“Anything you do more than once should be a system,” says McDonnell, whose team closed 160 transactions for a total sales volume of $55.8 million last year. “I had always maintained a database, but I learned that wasn’t nearly enough.”
Now, McDonnell uses Real Pro Systems – a RE/MAX Approved Supplier – to track everything from price changes to client contacts, and to remind herself about key steps in each process.
Fellow Circle of Legends member Drew Woolcott, of RE/MAX Escarpment Realty in Dundas, Ontario, says implementing easy-to-follow systems makes it simple to add new team members.
“As long as someone has a strong work ethic, we can drop them into the system pretty seamlessly,” he says.
Woolcott uses Top Producer – another RE/MAX Approved Supplier – and a host of spreadsheets to manage systems for his team, which handled 280 transactions last year for a sales volume of $114 million.
TIP: Be there for them
Idol says she has improved her accessibility in recent years. She says that after the market dropped, she made a conscious decision to keep her phone on at all hours, and to follow up on every lead as quickly as possible.
“You can still sell a lot of houses in this market – you just have to put in more effort,” Idol says. “I put extra hours in, and I work hard every day. I even answer my phone when it rings at 10 p.m.; in sales, when someone calls, you need to answer.”
Because They Take Great Care of Clients
TIP: Manage expectations
Buying or selling a home can be intimidating to the uninitiated, so Idol takes care to prepare her clients for steps that may be surprising or upsetting.
“If you let them know up front about what’s involved, it alleviates fear,” Idol says. “This is especially true for first-time homebuyers, because they’re scared to death. I try to hold their hand every step of the way.”
In this vein, McDonnell provides clients with a checklist for every part of the buying or selling process. “If I let my sellers know four days before a home inspection that sometimes buyers bring other family members or that sometimes the inspection takes a long time, I don’t get a panicked phone call the day of the inspection wondering why there have been eight cars parked outside the house for four hours,” McDonnell says.
Because They’ve Built Solid Reputations
TIP: Be seen as the top option
Woolcott says you can’t overestimate the power of being viewed as a top producer in your market. A reputation as an agent who closes sales and outworks the competition – an image enjoyed by many within the RE/MAX network – goes a long way in attracting new business, either through consumers or referrals.
“Being viewed as the go-to person in a certain area is invaluable,” Woolcott says. “Once that happens, the business really increases.”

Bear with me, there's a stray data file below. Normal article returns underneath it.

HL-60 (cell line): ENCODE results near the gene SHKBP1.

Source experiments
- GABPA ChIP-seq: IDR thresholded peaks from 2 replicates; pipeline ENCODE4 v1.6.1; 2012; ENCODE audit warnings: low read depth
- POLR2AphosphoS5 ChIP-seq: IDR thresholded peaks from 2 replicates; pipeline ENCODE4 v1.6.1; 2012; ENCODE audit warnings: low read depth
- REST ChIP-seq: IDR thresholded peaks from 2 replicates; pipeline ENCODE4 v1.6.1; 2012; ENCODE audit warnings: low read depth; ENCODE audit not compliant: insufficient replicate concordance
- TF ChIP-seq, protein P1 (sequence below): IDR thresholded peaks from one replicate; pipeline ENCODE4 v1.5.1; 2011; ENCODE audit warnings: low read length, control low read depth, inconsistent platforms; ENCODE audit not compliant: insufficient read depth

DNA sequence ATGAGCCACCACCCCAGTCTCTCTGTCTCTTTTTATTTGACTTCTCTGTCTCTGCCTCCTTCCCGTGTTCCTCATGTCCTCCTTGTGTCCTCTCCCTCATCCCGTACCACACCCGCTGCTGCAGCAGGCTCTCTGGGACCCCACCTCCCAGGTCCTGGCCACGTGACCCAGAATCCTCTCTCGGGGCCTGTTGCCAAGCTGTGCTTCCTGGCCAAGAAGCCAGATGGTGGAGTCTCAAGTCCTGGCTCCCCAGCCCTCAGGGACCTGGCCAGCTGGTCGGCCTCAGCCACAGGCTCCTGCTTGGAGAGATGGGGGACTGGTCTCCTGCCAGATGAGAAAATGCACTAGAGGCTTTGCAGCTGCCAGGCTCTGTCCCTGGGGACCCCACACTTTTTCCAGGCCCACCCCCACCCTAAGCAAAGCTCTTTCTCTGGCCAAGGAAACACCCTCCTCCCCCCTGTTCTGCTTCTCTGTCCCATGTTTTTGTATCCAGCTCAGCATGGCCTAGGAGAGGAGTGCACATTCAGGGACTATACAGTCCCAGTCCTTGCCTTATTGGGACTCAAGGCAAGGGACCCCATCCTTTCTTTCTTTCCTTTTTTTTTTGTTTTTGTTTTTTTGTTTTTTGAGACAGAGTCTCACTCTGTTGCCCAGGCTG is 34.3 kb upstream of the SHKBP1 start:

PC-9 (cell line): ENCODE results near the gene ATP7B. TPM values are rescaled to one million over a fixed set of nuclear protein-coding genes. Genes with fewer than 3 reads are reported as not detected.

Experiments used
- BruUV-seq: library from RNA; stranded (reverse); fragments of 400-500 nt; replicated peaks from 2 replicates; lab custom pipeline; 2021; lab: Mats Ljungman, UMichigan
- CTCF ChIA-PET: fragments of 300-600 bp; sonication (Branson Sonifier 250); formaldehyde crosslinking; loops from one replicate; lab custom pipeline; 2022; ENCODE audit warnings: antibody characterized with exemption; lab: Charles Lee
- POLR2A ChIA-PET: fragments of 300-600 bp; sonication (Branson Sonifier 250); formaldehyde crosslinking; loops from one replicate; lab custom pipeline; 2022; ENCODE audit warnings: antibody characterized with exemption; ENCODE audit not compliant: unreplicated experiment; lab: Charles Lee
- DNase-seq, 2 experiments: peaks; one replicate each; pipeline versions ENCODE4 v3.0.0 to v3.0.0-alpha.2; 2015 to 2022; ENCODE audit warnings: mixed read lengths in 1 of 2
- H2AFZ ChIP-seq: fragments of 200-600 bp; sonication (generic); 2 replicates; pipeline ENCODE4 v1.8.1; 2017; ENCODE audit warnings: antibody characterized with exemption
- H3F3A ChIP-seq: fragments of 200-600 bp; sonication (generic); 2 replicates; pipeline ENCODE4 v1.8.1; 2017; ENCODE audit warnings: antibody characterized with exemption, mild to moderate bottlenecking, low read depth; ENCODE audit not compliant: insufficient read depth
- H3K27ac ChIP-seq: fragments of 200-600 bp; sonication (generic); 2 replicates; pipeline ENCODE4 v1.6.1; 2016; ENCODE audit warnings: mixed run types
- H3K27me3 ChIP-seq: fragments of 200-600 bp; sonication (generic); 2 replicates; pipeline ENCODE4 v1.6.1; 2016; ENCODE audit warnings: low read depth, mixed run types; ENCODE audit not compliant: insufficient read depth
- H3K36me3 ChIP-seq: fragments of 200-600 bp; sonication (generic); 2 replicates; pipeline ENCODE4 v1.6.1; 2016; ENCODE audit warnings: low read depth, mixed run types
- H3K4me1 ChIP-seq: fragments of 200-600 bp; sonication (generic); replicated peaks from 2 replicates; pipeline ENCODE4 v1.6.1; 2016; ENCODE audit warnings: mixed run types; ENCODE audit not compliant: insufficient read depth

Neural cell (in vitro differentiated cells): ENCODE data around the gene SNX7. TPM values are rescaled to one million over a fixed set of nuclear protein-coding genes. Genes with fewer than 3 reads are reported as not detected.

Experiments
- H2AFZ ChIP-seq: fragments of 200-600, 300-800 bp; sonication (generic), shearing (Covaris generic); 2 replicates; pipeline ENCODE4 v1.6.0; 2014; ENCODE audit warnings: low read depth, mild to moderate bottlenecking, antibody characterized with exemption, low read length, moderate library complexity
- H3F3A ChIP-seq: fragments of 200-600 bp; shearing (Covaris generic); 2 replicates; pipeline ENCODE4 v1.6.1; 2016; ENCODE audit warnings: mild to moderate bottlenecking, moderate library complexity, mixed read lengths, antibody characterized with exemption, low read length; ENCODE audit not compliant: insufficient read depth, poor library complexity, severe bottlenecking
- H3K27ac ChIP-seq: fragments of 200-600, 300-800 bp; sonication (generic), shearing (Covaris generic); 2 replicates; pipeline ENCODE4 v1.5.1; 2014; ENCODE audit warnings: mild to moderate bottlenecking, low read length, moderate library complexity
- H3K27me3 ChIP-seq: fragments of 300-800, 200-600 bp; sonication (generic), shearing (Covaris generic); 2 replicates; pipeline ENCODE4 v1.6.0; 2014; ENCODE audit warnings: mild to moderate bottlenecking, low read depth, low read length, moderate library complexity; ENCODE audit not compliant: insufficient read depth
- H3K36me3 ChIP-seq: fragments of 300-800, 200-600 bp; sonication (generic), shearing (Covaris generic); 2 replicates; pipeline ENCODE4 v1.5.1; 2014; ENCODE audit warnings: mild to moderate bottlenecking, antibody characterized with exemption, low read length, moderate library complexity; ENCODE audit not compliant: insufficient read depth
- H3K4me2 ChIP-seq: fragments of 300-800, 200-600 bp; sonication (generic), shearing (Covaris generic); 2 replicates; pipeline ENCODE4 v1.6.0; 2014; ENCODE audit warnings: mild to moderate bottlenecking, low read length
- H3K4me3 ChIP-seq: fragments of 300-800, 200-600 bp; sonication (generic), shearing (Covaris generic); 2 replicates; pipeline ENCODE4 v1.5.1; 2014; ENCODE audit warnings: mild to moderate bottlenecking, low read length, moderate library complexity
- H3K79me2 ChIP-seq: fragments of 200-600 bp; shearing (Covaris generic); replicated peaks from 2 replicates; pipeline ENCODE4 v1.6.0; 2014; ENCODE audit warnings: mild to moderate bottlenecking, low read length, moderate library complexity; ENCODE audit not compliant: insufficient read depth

And when it comes, you need to be ready for it, he adds. “Some agents or brokers spend lots of time and money to generate leads, but when the calls come in, they don’t handle them properly,” Woolcott says. “The fact that a customer can call and not get called back until the next day is astonishing to me.”
TIP: Reach out to other agents
Every summer, McDonnell invites other local agents – whether they’re with RE/MAX or not – to her lake house for a catered party. The fun event is a great opportunity for agents to get to know each other, raising the level of professional respect and courtesy throughout the area.
“When you’re trying to get feedback for sellers after another agent shows their home, it’s helpful if the agent likes you,” McDonnell says.
She’ll often email an agent who showed her listing – blind-copying the client – and ask for feedback.
“When you get an email back that says, ‘I’d love to have a deal with you; they hate the blue carpeting,’ it really shows that the relationship has value, and by blind-copying the sellers, I’m showing them that my relationships work to their benefit,” McDonnell says.
TIP: Be a resource for others
McDonnell is quick to help others, because when she was starting out, she invited more-experienced agents to lunch and asked how they stayed so busy and organized.
“If you want to get to a higher level, reach out to someone who’s more successful than you,” McDonnell says. “Make a connection and find out what their systems are.”
Moore, who has shifted his focus from buyers to sellers over time, even passes business along. Because he generates so many buyer leads, he refers them to four trusted buyer agents in his office.
“These are great buyer agents, so the arrangement works out well for me, for them and for the buyers,” Moore says. “I truly appreciate the assistance. My advice to newer agents is to find a busy colleague in the office and partner up in something like this. The RE/MAX agents I know are happy to share their success.”